In this paper, gravel-pack pore size is evaluated further by use of the permeability of the gravel pack and other methods. A new sizing method is proposed that is based on the effective formation size and the gravel-pack pore size. An operator successfully executed two wireline through-tubing gas-shutoff (GSO) workovers in high-angle openhole-gravel-pack (OHGP) completions to isolate high-gas/oil-ratio (HGOR) zones, resulting in significantly increased oil production.
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Thank you for attending the Well Intervention Conference and Exhibition. As a joint effort between the societies, this name change provided the opportunity to expand our programming and share technical solutions that appeal to a larger audience within the oil and gas industry. Intervention conveyance options was retained as a part of the program. As a joint effort between the societies, this name change provided the opportunity to expand our programming and share technical solutions that appeal to a larger audience within the oil and gas industry. Intervention conveyance options was retained as a part of the program.
This short course is designed to provide knowledge and understanding of surface equipment, downhole tools, various applications, and operational contingencies for rigless well interventions involving coiled tubing, slickline, or wireline. The participants will learn first-hand knowledge of the capability of each intervention and what to consider when choosing which intervention method to utilize. The course will cover recommended risk mitigation and well control barriers as well as best practices gained from years of experience and application. To further illustrate the intervention methods utilized to resolve well issues or enhance well performance, real world examples for coiled tubing, slickline and wireline will be presented and discussed. Recognize and explain function of CT, Slickline, and wireline equipment Recognize and explain function of the Pressure Control Equipment and Bottom-hole assembly’s for coiled tubing, slickline and wireline interventions.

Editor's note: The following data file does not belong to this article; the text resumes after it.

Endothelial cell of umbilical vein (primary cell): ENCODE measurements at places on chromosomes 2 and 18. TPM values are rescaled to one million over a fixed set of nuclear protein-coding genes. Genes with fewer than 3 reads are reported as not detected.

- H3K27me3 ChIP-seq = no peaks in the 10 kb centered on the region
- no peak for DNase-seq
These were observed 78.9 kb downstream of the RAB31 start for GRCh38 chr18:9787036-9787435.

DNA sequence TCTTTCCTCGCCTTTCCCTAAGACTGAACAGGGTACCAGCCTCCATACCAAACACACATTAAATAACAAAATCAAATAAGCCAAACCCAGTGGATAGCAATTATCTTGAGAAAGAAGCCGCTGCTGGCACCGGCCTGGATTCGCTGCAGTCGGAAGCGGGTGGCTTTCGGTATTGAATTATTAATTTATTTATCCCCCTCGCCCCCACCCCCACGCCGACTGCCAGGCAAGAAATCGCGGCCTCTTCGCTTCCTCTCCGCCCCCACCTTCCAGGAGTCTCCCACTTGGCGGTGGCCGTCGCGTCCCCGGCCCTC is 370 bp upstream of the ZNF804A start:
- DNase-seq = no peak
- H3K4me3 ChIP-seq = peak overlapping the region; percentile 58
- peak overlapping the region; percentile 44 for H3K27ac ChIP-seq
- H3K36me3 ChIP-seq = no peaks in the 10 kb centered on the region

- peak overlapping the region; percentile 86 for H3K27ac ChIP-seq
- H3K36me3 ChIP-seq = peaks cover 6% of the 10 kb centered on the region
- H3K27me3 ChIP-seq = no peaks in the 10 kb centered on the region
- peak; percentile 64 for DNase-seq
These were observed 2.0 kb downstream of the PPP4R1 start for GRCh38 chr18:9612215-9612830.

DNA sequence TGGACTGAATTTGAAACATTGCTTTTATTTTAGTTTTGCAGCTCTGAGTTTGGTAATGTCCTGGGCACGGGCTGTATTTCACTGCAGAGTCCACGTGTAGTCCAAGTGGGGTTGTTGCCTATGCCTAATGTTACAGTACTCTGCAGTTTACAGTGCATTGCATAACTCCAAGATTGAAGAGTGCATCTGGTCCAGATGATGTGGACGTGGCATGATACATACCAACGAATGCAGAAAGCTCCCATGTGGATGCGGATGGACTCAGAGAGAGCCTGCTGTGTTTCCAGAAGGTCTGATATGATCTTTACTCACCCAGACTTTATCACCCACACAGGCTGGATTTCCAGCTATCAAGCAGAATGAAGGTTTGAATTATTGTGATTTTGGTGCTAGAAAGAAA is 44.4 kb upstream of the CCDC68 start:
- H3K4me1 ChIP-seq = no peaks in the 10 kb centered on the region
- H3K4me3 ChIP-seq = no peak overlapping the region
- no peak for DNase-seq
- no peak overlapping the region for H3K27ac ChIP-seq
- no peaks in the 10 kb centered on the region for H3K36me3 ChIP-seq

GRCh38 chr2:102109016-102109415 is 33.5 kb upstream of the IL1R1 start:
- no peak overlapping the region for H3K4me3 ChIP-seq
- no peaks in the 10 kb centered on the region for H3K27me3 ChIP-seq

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Khare, Sameer (Cairn Oil & Gas vertical of Vedanta Limited) | Baid, Rahul (Cairn Oil & Gas vertical of Vedanta Limited) | Prusty, Jyotsna (Cairn Oil & Gas vertical of Vedanta Limited) | Agrawal, Nitesh (Cairn Oil & Gas vertical of Vedanta Limited) | Gupta, Abhishek Kumar (Cairn Oil & Gas vertical of Vedanta Limited)
The objective of the paper is to present the methodology adopted for dual artificial system modeling in Aishwariya field– an onshore oil field located in prolific Barmer Basin, India. This paper presents a conceptual and feasibility study of combination of Jet pump (JP) and Electrical Submersible Pump (ESP) together as means of artificial lift for production enhancement in a well. It discusses the workflow to model a well producing on dual artificial lift (ESP producing in combination with Jet-Pump) via industry standard software and demonstrates the same with a successful case study.
Requirement of ESP change outs to restore/enhance well production in cases such as undersized pumps, pump head degradation requires an expensive work-over. However, an option for secondary additional lift (JP) installation along with primary lift (ESP) in completion system can eliminate the costly wok-over requirement if both lifts can operate simultaneously.
The procedure to model the dual artificial lift (JP and ESP) has two major components: a) Psuedo IPR at ESP discharge node and b) Standard JP modeling using pseudo IPR. Pseudo IPR is generated by modifying well specific IPR using ESP pump curve for a specific frequency. The down-hole ESP pump intake & discharge pressure sensors help calibrate the model accurately for further prediction.
The existing completion in the Aishwariya field is ESP completion with the option of JP installation in cases of ESP failures as contingency. Moreover, jet pump can be installed using slick line with minimum well downtime (∼ 6 hrs). Therefore, installing and operating the Jet pump above a running ESP will not only increase the drawdown but will result in production enhancement with minimal cost.